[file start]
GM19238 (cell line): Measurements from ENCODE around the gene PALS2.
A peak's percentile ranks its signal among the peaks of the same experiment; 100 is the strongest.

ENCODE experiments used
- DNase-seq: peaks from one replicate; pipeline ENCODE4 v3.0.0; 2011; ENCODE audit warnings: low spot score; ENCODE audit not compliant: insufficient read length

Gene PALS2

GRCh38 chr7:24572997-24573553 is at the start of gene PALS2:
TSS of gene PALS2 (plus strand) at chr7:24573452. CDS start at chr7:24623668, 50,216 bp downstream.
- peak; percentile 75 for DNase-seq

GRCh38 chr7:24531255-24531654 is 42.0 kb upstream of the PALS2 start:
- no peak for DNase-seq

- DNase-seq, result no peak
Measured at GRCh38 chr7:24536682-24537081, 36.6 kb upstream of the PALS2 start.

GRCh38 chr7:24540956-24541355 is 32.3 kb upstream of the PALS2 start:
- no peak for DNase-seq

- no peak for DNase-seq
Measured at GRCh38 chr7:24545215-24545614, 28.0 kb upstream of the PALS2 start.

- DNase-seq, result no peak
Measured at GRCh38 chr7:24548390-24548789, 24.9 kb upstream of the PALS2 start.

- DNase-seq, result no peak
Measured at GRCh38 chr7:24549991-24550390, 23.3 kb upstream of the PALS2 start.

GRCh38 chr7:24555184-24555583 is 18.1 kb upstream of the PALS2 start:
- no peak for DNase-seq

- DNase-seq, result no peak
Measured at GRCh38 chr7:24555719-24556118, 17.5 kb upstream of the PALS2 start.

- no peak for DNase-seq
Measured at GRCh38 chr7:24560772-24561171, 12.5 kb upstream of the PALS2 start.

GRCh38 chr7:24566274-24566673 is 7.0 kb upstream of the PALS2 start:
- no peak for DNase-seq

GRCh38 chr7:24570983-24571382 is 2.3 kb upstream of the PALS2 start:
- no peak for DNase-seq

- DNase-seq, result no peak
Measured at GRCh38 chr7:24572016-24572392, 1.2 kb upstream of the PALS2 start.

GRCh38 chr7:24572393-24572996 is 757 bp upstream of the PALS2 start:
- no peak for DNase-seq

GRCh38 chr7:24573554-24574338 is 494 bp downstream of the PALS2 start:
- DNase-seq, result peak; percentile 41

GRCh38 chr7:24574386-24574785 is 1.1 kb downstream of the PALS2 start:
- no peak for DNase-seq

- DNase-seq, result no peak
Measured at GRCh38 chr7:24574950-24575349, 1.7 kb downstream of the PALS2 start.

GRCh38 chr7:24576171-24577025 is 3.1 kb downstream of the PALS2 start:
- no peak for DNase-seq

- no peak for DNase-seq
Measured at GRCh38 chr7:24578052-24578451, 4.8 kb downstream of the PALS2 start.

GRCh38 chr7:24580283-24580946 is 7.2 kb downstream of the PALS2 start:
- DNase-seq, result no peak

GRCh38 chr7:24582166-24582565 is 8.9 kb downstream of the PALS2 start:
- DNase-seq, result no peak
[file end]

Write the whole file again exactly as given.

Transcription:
GM19238 (cell line): Measurements from ENCODE around the gene PALS2.
A peak's percentile ranks its signal among the peaks of the same experiment; 100 is the strongest.

ENCODE experiments used
- DNase-seq: peaks from one replicate; pipeline ENCODE4 v3.0.0; 2011; ENCODE audit warnings: low spot score; ENCODE audit not compliant: insufficient read length

Gene PALS2

GRCh38 chr7:24572997-24573553 is at the start of gene PALS2:
TSS of gene PALS2 (plus strand) at chr7:24573452. CDS start at chr7:24623668, 50,216 bp downstream.
- peak; percentile 75 for DNase-seq

GRCh38 chr7:24531255-24531654 is 42.0 kb upstream of the PALS2 start:
- no peak for DNase-seq

- DNase-seq, result no peak
Measured at GRCh38 chr7:24536682-24537081, 36.6 kb upstream of the PALS2 start.

GRCh38 chr7:24540956-24541355 is 32.3 kb upstream of the PALS2 start:
- no peak for DNase-seq

- no peak for DNase-seq
Measured at GRCh38 chr7:24545215-24545614, 28.0 kb upstream of the PALS2 start.

- DNase-seq, result no peak
Measured at GRCh38 chr7:24548390-24548789, 24.9 kb upstream of the PALS2 start.

- DNase-seq, result no peak
Measured at GRCh38 chr7:24549991-24550390, 23.3 kb upstream of the PALS2 start.

GRCh38 chr7:24555184-24555583 is 18.1 kb upstream of the PALS2 start:
- no peak for DNase-seq

- DNase-seq, result no peak
Measured at GRCh38 chr7:24555719-24556118, 17.5 kb upstream of the PALS2 start.

- no peak for DNase-seq
Measured at GRCh38 chr7:24560772-24561171, 12.5 kb upstream of the PALS2 start.

GRCh38 chr7:24566274-24566673 is 7.0 kb upstream of the PALS2 start:
- no peak for DNase-seq

GRCh38 chr7:24570983-24571382 is 2.3 kb upstream of the PALS2 start:
- no peak for DNase-seq

- DNase-seq, result no peak
Measured at GRCh38 chr7:24572016-24572392, 1.2 kb upstream of the PALS2 start.

GRCh38 chr7:24572393-24572996 is 757 bp upstream of the PALS2 start:
- no peak for DNase-seq

GRCh38 chr7:24573554-24574338 is 494 bp downstream of the PALS2 start:
- DNase-seq, result peak; percentile 41

GRCh38 chr7:24574386-24574785 is 1.1 kb downstream of the PALS2 start:
- no peak for DNase-seq

- DNase-seq, result no peak
Measured at GRCh38 chr7:24574950-24575349, 1.7 kb downstream of the PALS2 start.

GRCh38 chr7:24576171-24577025 is 3.1 kb downstream of the PALS2 start:
- no peak for DNase-seq

- no peak for DNase-seq
Measured at GRCh38 chr7:24578052-24578451, 4.8 kb downstream of the PALS2 start.

GRCh38 chr7:24580283-24580946 is 7.2 kb downstream of the PALS2 start:
- DNase-seq, result no peak

GRCh38 chr7:24582166-24582565 is 8.9 kb downstream of the PALS2 start:
- DNase-seq, result no peak